Investments 

Pension investments surge in 2016

Pension investments surge in 2016

New investments through pension funds surged to £17.4bn in 2016, a 24 per cent increase on the previous year, figures from Equifax Touchstone have revealed.

More than half of those were into self-invested personal pensions (Sipps), which saw single premium (i.e. non-transferred) inflows of £9.1bn.

That was up from £7.7bn in 2015.

Pension transfers, meanwhile, reached £16bn for the year, an 18.8 per cent increase on the 2015 figure of £13.6bn.

Of those, £7.6bn went into Sipps, putting total Sipp sales at £16.8bn, up from £14.4bn in 2015.

The data, which covered more than 90 per cent of the UK pension providers, put total pension investments for the year - including transfers - at £33.7bn.

That was an 18.6 per cent increase on the previous year.

Flexible drawdown sales also saw a major boost, particularly from single premium inflows, which jumped 87 per cent in the year to £1.6bn.

Transfers into flexible drawdown also increased, though more modestly, from £1.7bn to £2.5bn.

John Driscoll, director at Equifax Touchstone, said 2016 ended on a "high" following a weak third quarter, when inflows fell in what he said was a response to the Brexit vote.

"Strong stock market performance towards the end of the year prompted a recovery in investor sentiment, a trend which has continued into the New Year, indicating continued growth in pension investments in the months ahead," he said.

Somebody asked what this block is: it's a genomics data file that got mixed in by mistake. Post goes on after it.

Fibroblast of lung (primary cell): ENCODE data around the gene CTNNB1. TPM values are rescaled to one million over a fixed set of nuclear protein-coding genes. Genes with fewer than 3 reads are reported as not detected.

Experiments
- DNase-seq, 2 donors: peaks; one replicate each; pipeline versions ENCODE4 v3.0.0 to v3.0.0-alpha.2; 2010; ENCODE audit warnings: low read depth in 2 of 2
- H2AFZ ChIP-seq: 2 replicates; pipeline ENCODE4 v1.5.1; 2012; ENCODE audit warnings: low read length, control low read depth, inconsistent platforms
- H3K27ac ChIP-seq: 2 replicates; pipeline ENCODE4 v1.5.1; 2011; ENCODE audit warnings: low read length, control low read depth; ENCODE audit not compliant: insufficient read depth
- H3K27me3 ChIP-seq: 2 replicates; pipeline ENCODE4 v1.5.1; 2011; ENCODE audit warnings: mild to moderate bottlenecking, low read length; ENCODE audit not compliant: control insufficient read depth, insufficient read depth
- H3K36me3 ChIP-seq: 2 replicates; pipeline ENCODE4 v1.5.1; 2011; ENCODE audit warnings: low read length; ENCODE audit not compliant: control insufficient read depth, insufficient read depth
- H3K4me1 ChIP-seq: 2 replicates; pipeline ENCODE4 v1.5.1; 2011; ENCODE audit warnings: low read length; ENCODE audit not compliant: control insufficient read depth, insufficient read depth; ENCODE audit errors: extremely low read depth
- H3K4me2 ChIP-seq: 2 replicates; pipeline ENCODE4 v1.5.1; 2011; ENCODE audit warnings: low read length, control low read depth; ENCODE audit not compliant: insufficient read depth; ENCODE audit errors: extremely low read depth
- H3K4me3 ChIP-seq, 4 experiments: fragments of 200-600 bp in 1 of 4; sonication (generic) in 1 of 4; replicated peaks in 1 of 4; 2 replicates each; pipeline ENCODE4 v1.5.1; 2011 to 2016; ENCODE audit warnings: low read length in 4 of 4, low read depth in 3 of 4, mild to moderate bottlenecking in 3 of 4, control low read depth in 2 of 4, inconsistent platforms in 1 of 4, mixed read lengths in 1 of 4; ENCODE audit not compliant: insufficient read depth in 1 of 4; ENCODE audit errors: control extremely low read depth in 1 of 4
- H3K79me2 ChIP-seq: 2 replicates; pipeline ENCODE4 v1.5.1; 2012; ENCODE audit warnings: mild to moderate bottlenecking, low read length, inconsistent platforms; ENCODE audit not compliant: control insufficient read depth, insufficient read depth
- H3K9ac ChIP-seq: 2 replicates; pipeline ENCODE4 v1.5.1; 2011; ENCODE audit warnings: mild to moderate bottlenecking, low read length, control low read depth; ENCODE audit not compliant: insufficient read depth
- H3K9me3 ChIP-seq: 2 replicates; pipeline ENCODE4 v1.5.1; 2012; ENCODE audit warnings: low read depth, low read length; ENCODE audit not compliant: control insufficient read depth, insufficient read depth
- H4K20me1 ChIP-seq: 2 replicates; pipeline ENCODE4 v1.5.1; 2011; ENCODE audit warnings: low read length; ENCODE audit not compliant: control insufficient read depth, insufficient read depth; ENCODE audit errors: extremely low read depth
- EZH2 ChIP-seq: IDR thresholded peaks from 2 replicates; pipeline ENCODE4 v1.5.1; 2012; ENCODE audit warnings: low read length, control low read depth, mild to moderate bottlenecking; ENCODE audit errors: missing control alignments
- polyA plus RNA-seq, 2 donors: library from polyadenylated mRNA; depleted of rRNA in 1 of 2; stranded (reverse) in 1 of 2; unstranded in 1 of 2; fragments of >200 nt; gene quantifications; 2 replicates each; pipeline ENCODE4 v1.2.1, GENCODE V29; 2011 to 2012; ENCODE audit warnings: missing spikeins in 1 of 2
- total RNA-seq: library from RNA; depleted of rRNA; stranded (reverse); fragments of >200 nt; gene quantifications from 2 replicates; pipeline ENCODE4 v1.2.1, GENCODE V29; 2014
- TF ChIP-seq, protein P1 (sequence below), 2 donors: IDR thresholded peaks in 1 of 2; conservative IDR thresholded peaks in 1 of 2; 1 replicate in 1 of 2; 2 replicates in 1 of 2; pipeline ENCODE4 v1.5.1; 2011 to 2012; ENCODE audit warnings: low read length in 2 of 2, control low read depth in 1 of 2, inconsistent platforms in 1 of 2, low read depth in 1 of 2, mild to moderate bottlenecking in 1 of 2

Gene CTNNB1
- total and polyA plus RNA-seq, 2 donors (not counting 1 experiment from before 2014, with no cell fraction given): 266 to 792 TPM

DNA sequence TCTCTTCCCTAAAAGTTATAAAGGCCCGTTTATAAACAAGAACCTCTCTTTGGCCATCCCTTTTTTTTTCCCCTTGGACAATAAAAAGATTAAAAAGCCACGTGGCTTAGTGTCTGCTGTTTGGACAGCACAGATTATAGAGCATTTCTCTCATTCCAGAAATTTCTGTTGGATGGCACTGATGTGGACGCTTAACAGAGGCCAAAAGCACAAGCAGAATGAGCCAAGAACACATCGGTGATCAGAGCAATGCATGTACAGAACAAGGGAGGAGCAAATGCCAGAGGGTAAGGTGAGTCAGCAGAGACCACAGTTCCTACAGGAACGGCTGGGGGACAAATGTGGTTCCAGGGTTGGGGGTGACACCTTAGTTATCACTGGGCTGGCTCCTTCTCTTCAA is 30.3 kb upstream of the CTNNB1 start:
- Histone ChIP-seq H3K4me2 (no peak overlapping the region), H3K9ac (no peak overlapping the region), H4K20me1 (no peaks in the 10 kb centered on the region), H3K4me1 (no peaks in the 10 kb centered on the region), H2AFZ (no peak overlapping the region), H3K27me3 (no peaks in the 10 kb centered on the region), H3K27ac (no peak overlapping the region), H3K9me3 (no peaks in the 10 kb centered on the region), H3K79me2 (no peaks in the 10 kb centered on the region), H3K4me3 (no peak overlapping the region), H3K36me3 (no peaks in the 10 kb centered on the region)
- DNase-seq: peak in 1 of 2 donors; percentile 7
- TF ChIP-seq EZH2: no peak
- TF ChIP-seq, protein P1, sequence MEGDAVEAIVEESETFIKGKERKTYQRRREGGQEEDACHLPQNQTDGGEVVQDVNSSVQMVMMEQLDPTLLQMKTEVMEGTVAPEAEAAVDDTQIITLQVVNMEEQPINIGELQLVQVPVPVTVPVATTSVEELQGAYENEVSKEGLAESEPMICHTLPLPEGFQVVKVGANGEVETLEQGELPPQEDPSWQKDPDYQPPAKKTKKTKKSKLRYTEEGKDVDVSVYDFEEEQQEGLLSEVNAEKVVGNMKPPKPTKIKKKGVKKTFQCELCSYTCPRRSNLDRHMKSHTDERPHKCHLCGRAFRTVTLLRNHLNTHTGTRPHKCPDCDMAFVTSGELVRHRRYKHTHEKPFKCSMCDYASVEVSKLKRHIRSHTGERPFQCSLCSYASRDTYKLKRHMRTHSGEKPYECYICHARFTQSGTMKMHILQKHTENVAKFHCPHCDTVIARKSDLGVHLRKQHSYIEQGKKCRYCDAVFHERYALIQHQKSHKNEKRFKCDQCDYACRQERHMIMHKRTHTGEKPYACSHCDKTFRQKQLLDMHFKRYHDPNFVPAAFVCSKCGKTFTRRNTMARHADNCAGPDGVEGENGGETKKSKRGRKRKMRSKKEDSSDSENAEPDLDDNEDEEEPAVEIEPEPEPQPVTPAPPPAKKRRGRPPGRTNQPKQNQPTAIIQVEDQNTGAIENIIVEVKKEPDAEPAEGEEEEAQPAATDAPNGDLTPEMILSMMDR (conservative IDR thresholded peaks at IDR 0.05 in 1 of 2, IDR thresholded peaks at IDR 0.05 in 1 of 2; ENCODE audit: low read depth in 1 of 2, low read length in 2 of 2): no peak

“For 2017, transfers will be an interesting area to watch; growing concerns around financing retirement will continue to drive people towards final salary transfers.

"Investor jitters around the security of final salary schemes following high-profile issues will also contribute to a continued rise in transfer volumes as more ‘insistent’ clients consider final salary transfers to access their savings."

Equifax's figures come at a time of change for the pension industry.

The introduction of pension freedoms in April 2015 - which among other things put an end to compulsory annuitisation - increased the popularity of both Sipps and flexible drawdown products.

The reforms also pushed up the number of people transferring out of a defined benefit pension scheme into a defined contribution one, particularly by offering better inheritance tax benefits.

The attractiveness of DB to DC transfers was further enhanced by record transfer values, a result of extremely low gilt yields in the wake of the Brexit vote and subsequent Bank of England interest rate cut.

The year also saw an increase in the number of people contributing to a workplace pension through auto-enrolment, as smaller businesses entered the regime for the first time.

james.fernyhough@ft.com

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